The media frenzy over the recent announcement that the LMC had agreed a motion calling for the removal of home visits from the core GP contract was understandable and predictable but, as ever, only half the story.
Headlines such as the Daily Mail’s ‘NHS doctors vote to SCRAP home visits because modern GPs ‘don’t have time to drive from house to house’’ were possibly weighted more acutely than usual due to the impending general election, and so were consequently all the more worrying for patients.
However, we know that the motion didn’t urge the ‘scrapping’ of home visits – it was designed to make such visits much more efficient, clinically targeted and effective, through the creation of a separate acute service for GP surgeries.
We at SSP Health pioneered this way of working back in 2006, with the launch of our Acute Visiting Scheme, the brainchild of our owner and director, Dr Shikha Pitalia.
Dr Pitalia designed the scheme as a dedicated service, fully triaged and audited, when she chaired a commissioning consortium, United League Commissioning, in St Helens and Wigan.
At the time of its launch, with the blessing of the then primary care trust, it was heralded as an ‘innovative approach’ to a growing problem locally – an increase in unscheduled admissions to A&E, 50% of which were regarded as being able to be treated in the community.
Home visits were redesigned in our practices, with all patients requesting one initially given an immediate phone consultation with a GP or nurse, and then that triage process leading to a referral to the scheme or the offer of a routine GP in-practice appointment.
The scheme had a dramatic improvement on efficiency, both on home visits and in the surgery.
Initial findings showed that 43% of people needing a home visit by a ‘scheme doctor’ were seen within 30 minutes, compared with less than 5% previously from the patient’s own GP. The average time spent with such patients also increased from eight to 20 minutes.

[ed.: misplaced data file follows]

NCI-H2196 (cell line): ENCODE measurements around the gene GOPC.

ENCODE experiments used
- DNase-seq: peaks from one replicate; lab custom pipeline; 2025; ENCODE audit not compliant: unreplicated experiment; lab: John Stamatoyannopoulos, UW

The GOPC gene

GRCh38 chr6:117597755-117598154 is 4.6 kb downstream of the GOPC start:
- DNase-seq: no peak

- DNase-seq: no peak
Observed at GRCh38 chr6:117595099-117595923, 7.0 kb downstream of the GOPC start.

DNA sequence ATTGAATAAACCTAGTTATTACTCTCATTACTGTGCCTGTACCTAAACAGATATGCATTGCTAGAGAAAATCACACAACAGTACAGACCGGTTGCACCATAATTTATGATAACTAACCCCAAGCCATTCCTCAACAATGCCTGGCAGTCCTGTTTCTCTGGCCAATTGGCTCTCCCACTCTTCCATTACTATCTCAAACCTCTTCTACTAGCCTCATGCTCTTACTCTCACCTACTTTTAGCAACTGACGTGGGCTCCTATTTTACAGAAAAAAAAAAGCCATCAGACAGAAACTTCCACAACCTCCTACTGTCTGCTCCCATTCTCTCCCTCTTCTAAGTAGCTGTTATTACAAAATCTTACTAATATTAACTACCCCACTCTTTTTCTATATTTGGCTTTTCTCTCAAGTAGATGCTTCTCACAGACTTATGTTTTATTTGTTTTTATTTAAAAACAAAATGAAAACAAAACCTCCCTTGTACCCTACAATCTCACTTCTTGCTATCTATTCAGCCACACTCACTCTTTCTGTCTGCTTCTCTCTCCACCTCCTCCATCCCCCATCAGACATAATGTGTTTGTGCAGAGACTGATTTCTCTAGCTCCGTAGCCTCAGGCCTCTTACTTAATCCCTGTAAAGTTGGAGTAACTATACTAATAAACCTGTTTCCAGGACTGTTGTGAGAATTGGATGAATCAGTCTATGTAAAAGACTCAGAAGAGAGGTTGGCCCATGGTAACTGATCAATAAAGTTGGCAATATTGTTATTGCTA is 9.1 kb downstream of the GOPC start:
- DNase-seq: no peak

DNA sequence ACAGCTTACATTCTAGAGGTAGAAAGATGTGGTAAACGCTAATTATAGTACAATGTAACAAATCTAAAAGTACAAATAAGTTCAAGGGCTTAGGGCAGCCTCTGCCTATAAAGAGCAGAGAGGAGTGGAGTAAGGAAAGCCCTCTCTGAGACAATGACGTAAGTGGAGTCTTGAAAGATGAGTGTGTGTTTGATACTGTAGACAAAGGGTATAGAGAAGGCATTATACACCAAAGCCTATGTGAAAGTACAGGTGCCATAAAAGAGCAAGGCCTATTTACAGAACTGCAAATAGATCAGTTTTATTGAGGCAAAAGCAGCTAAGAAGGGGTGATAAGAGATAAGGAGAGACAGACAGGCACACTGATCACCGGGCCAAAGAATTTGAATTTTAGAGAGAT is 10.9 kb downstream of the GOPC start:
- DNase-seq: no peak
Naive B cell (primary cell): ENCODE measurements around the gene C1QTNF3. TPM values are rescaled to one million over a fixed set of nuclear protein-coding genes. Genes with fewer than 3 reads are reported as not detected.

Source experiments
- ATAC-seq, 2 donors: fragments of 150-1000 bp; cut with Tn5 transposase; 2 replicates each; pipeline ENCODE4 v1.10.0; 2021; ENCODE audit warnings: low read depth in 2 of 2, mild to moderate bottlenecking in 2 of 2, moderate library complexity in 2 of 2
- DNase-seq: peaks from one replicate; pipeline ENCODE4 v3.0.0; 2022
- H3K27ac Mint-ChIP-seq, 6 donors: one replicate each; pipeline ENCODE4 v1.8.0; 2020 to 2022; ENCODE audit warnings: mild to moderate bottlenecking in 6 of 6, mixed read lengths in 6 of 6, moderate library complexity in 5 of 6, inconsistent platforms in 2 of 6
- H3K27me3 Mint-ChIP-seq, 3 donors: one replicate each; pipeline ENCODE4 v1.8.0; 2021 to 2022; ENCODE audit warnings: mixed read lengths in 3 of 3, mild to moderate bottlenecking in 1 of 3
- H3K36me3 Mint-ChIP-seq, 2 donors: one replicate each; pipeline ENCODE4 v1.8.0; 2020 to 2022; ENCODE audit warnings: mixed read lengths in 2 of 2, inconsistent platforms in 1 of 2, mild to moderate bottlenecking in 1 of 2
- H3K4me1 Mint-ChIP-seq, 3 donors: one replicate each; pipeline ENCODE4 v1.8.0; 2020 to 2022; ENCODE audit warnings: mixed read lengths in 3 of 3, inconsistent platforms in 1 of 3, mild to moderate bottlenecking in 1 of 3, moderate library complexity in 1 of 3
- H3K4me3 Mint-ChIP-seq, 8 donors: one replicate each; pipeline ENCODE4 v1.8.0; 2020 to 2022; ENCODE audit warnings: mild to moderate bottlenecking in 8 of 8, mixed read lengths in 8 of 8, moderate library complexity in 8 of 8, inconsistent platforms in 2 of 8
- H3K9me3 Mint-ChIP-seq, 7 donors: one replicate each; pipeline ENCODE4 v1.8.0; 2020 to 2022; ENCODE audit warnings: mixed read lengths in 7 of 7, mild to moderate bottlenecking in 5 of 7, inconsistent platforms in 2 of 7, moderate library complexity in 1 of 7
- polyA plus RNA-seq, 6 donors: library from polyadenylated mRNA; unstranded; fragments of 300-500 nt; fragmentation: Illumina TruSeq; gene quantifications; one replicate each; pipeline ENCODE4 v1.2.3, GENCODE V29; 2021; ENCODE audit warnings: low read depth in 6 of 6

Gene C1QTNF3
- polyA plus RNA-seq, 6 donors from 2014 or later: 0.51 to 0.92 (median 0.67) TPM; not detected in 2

The media frenzy over the home visits removal news was only half the story
In practice, access to surgery appointments became easier and we had more ability to ensure patients saw their own doctor due to reduced pressure on GP time.
It also proved beneficial in reducing hospital admissions and re-admissions, saving the trust money. Crucially, 90% of patients who used the service said they were satisfied with the experience.
However, at the time of reorganisation of commissioning in 2013, funding for the AVS service was reallocated – but Dr Pitalia continued it at our Wigan practices at SSP Health’s expense, as she recognised the immense worth of the system.
Dr Pitalia was intent on expanding it, and the AVS has been functioning extremely well across our GP practice locations across the North West.
The AVS was successful in a clutch of awards, and tens of organisations nationwide asked Dr Pitalia to demonstrate how the service worked. She’s been pleased to see that many areas across the country now have a form of her original scheme in place.
The AVS continues to be a valuable feature of our service delivery at SSP Health, although it’s altered to keep pace with changing needs and priorities – for instance, our advanced nurse practitioners now also partake in the service alongside GPs, and paramedics are also involved at our Carlisle practices.
The move to create this type of service on a national level is well-overdue, as we’ve been advocating Dr Pitalia’s blueprint for it as a success story for more than a decade.
Dr Pitalia and SSP Health would gladly share our experience in this with anyone who wants to hear how it works on the ground.
Let’s hope future newspaper headlines on this issue are along the lines of ‘GP home visits better than ever’.
Noeleen Bailey is chief operating officer at SSP Health in Wigan, Greater Manchester